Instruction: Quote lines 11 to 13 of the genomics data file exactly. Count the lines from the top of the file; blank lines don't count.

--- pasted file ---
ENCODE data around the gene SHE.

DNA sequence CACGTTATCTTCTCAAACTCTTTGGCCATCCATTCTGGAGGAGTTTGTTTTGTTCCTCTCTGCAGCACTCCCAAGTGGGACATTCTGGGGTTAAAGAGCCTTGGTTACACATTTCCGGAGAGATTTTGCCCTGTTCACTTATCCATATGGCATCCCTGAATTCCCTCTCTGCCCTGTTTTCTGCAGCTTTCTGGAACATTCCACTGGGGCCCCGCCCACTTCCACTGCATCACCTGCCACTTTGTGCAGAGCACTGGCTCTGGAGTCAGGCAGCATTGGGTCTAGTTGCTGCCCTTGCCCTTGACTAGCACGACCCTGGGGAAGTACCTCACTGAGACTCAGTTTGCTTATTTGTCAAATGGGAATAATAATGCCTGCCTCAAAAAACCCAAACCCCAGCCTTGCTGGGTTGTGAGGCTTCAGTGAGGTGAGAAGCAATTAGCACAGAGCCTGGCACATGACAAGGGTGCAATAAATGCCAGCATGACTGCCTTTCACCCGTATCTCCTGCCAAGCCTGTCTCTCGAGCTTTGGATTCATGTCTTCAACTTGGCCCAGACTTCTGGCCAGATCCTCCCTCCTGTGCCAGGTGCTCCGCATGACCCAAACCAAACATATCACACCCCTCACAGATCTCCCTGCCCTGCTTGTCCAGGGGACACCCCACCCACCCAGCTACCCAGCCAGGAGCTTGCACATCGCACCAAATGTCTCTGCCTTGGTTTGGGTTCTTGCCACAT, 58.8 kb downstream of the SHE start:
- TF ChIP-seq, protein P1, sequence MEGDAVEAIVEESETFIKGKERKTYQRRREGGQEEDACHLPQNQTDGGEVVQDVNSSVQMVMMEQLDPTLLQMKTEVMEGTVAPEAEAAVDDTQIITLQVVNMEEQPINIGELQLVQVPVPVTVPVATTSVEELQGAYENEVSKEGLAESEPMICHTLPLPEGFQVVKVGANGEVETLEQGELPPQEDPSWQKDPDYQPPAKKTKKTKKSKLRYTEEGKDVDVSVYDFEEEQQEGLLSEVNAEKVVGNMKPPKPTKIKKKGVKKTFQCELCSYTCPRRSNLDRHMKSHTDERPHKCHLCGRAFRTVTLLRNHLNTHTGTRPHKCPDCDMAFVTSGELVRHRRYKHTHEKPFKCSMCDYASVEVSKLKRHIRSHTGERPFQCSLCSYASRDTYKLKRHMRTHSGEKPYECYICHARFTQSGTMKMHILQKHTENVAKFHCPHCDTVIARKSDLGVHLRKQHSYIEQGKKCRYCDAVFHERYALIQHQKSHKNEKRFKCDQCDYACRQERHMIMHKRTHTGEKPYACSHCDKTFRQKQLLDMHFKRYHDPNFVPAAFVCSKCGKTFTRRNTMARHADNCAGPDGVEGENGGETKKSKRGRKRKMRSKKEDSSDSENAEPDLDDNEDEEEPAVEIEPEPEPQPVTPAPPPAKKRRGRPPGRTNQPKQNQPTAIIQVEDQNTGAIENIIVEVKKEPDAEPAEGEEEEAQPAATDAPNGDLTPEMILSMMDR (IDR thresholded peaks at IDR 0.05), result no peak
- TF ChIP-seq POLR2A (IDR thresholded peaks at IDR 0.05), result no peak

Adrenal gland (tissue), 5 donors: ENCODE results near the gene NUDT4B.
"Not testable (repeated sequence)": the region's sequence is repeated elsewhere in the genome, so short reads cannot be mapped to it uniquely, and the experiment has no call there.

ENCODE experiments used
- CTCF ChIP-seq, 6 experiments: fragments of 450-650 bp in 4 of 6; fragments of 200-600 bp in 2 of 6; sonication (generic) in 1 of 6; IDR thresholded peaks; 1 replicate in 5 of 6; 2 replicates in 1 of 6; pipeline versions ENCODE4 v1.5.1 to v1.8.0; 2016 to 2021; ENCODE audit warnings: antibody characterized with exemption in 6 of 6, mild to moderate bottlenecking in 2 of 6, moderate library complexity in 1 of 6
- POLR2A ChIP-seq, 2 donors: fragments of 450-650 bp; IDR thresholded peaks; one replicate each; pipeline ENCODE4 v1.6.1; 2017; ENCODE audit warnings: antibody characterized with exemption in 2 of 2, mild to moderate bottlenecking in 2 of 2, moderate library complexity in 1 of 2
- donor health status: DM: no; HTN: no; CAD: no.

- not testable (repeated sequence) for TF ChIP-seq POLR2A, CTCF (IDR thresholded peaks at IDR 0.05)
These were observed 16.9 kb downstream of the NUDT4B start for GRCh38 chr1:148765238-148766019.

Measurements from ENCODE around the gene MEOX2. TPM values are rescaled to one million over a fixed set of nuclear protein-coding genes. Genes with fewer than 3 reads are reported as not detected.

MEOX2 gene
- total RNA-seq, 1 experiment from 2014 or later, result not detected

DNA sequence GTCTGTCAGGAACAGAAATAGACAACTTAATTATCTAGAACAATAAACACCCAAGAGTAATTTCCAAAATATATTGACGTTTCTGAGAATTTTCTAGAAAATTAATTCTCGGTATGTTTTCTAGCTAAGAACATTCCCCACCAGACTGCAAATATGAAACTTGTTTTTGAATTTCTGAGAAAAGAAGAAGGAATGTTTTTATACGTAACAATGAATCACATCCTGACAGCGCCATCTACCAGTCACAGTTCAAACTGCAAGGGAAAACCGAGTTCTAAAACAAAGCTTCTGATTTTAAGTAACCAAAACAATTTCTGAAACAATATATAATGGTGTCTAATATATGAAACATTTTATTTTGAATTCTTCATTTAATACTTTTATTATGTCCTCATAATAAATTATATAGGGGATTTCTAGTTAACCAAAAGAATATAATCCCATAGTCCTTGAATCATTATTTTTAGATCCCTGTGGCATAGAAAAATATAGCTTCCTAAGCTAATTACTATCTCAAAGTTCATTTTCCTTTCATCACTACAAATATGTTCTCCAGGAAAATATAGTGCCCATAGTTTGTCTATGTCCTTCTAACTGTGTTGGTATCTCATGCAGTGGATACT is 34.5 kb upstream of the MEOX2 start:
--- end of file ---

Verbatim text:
- not testable (repeated sequence) for TF ChIP-seq POLR2A, CTCF (IDR thresholded peaks at IDR 0.05)
These were observed 16.9 kb downstream of the NUDT4B start for GRCh38 chr1:148765238-148766019.

Measurements from ENCODE around the gene MEOX2. TPM values are rescaled to one million over a fixed set of nuclear protein-coding genes. Genes with fewer than 3 reads are reported as not detected.